The Great East Japan Earthquake taught us many lessons.
We recommend the followings to prepare for future mega-disasters in Japan;
To receive international assistance in an efficient manner in order to maximise the good-will of international community;
To establish national minimum standards in humanitarian assistance based on the international norms and standards in order to protect rights of affected population, and 3. To train, register and mobilise disaster relief professionals both in national and international level.
Study Group on the Great East Japan Earthquake & International Humanitarian Assistance
The following eight recommendations are presented, specifically with regard to the system for receiving international assistance, which is now common practice when a large scale disaster occurs.
Part I: System for Receiving International Assistance
1-1. A clear basic policy on receiving international assistance during disasters As it is expected that international community will offer assistance when a large scale natural disaster hits Japan, the Government of Japan should pre‐establish its basic policy clarifying the criteria and procedures for receiving ‐ or declining ‐ offers of international assistance. Putting in place such a policy will help not only promote diplomatic relations but also compliment domestic response efforts. The basic policy and overall procedures for accepting international assistance should be translated into foreign languages and shared with the international community during the pre‐disaster phase
1-2. Enhancing the role of the Government for acceptance of international assistance A comprehensive disaster management body within the (central) Government of Japan should make centralised and proactive decisions on the acceptance of incoming international assistance. This body will need to be strengthened in a way that can bear full responsibility in terms of quick and smooth acceptance of assistance, including transport of relief goods and personnel to disaster affected areas, temporary storage of relief items.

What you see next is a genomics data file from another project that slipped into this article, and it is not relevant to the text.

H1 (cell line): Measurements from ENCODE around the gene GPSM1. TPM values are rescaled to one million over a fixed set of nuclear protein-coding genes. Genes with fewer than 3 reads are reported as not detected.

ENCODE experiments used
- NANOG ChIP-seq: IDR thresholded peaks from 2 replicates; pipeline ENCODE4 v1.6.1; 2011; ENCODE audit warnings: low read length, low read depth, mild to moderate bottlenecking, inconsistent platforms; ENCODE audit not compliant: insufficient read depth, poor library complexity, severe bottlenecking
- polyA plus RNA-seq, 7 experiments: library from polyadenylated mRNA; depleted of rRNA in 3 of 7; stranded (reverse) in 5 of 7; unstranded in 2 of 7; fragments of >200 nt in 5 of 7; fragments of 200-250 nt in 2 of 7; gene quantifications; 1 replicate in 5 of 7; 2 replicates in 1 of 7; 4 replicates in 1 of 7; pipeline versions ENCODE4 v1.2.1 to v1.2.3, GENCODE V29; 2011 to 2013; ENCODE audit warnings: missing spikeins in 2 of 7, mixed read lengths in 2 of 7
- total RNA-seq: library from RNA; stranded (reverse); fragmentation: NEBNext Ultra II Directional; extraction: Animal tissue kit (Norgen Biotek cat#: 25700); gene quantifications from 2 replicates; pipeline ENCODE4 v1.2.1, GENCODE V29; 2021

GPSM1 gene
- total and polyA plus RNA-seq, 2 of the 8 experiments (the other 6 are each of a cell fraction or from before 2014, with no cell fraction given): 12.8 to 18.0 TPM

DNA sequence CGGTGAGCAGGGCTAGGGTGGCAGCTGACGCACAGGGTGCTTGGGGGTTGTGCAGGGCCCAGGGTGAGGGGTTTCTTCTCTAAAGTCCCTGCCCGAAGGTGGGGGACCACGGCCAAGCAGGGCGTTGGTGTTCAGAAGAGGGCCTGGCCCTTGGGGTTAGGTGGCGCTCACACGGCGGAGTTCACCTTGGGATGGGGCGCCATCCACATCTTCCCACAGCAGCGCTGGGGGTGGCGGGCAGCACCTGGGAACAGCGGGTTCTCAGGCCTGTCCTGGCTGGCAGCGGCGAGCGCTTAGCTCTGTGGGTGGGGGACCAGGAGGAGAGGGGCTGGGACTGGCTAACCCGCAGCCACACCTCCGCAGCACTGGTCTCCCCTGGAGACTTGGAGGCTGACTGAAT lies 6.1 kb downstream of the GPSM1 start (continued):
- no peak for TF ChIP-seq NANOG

1-3. Development of Standard Operating Procedures (SOPs) for accepting international assistance In order to support quick and smooth acceptance of international assistance with centralised and proactive decisions by the comprehensive disaster management body in the Government, Standard Operating Procedures (SOPs) needs to be developed for the officials of the respective Ministries. Joint exercises testing such SOPs with the involvement of multiple stakeholders need to be conducted once a year. The SOPs need to be developed by taking into consideration existing international guidelines.
1-4. Legal arrangements and administrative orders Legal arrangements and administrative orders on liability for damages and indemnification need to be put in place for handling any damages caused by international responders as well as any accidents or incidents that may occur to international responders. Based on the lessons learned of receiving international assistance in the past and in light of the existing international guidelines such as the International Disaster Relief Laws (IDRL), exceptional legal measures and administrative orders need to be put in place before a disaster strikes.
1-5. Concluding partnership agreements Legal frameworks with foreign countries, from where the likelihood of receiving international assistance is high, should be established in advance, so that legal problems related to accidents/damages associated with relief operations can be avoided.
1-6. Securing and developing human resources A system needs to be developed that allow pre‐registration and deployment of human ii resources those who have experiences related to international disaster relief from outside the Government structures. The (central) Government of Japan should nurture ‘disaster response professionals’ who have sufficient knowledge and experience to lead effective coordination in the acceptance of domestic and international assistance.
1-7. Ensuring accountability The (central) Government of Japan should bear full responsibility to monitor the utilization of international assistance and to explain the results and impacts of such assistance to the international community with the use of standard reporting formats.
1-8. Timely dissemination of accurate information to the international community The Government of Japan should develop a system by which it can communicate well with the international community from the on‐set of large scale disasters. The messaging should include damages caused, response activities and specific needs for international assistance, and the Government’s communications efforts need to be more proactive, timely as well as be conducted in English.